The education and training of equine healthcare specialists and the provision of funds for equine healthcare research were the initial goals of the Equine Health Research Fund and these goals remain central to the mission statement of the fund today. Scientific research is not a process that produces instant, applicable results. It is a step by step, painstaking approach to the acquisition of knowledge that may take even longer to reach the stage where it can be applied for useful purpose. When the equine research program at the WCVM was initiated there was no long history of this type of research in western Canada and it took vision, faith and a tremendous amount of good will from people who knew they may not directly benefit from the program to get the EHRF established. Today, however, through the foresight exercised by a handful of individuals, the ongoing support of many people at this conference and elsewhere, and the hard work of many teachers, researchers, clinicians, students and support staff, much has been accomplished in the last 30 years.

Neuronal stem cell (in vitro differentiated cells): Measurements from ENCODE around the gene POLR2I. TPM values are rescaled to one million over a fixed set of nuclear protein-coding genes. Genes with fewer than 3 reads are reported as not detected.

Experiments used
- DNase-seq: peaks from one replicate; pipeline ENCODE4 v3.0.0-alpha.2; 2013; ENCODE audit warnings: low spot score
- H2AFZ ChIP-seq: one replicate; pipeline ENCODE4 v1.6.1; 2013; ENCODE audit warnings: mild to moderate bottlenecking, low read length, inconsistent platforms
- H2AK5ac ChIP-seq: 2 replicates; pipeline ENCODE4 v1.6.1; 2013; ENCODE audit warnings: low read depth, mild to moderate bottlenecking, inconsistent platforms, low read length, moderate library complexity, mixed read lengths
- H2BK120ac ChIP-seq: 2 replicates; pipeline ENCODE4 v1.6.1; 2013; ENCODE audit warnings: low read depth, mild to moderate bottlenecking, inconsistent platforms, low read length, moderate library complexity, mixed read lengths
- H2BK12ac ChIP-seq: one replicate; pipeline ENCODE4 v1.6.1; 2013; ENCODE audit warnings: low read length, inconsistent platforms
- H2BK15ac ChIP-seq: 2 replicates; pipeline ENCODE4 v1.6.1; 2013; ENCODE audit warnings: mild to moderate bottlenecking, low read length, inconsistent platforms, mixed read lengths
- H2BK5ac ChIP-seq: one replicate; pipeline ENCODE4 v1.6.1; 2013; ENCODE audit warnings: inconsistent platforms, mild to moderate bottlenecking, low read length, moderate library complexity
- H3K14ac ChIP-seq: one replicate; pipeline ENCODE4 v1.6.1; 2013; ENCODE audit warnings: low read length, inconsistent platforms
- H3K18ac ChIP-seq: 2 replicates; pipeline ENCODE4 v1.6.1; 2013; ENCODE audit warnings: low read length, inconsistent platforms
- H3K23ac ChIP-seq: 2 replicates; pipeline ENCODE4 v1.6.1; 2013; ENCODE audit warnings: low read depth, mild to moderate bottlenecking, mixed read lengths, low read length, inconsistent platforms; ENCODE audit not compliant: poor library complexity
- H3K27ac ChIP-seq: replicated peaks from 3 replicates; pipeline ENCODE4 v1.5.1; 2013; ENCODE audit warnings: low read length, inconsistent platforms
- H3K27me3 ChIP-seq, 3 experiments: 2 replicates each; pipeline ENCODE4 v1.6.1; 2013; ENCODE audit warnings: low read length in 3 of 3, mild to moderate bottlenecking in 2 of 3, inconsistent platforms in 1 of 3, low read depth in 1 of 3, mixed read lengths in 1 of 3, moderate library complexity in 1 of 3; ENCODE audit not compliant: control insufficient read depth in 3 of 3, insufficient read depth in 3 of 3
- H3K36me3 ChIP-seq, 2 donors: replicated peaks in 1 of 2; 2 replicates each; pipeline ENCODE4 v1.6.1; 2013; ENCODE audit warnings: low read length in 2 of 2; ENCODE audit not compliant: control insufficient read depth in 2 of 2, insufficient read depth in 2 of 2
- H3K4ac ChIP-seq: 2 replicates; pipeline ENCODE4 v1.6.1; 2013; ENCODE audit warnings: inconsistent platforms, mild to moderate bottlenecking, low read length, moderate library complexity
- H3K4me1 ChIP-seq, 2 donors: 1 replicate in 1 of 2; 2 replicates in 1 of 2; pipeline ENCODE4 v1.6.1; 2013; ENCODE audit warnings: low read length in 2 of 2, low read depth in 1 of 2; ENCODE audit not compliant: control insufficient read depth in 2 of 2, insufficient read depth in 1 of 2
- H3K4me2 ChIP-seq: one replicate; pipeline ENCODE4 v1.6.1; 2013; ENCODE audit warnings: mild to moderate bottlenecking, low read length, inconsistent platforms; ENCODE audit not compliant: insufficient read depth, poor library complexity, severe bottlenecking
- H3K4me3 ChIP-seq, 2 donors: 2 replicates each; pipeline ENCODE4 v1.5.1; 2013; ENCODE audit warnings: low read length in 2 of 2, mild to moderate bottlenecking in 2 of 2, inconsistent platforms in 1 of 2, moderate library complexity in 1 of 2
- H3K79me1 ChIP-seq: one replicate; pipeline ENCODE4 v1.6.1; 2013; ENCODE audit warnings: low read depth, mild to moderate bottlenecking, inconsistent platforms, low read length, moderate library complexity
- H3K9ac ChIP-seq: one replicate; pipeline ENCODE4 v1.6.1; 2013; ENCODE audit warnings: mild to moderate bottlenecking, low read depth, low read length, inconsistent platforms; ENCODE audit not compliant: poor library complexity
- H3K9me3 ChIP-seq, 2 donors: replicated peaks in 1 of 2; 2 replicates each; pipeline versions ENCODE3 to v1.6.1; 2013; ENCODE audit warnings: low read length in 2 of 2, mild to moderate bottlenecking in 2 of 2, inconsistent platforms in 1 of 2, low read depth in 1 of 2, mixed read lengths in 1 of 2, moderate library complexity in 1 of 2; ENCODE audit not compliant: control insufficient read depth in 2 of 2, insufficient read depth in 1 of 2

It is sometimes surprising to stop and realize that the knowledge and ability of every member of the veterinary profession involved in equine healthcare delivery and research in western Canada has been influenced by the activities of the fund. Indeed, most, if not all of the veterinarians that you know, have received at least a portion of their education from faculty and graduate students whose study and research have been made possible by the existence of the EHRF. It is also true that all of the board certified equine specialists in this province have been supported by graduate programs supported by the fund.

From small beginnings, the EHRF has supported basic, applied and ground breaking research projects that have received international recognition. The body of work has now become too large to cover in a brief review but a few examples will be helpful in making it clear that investment in equine health research has paid great dividends and lead to many benefits to horse owners and their animals.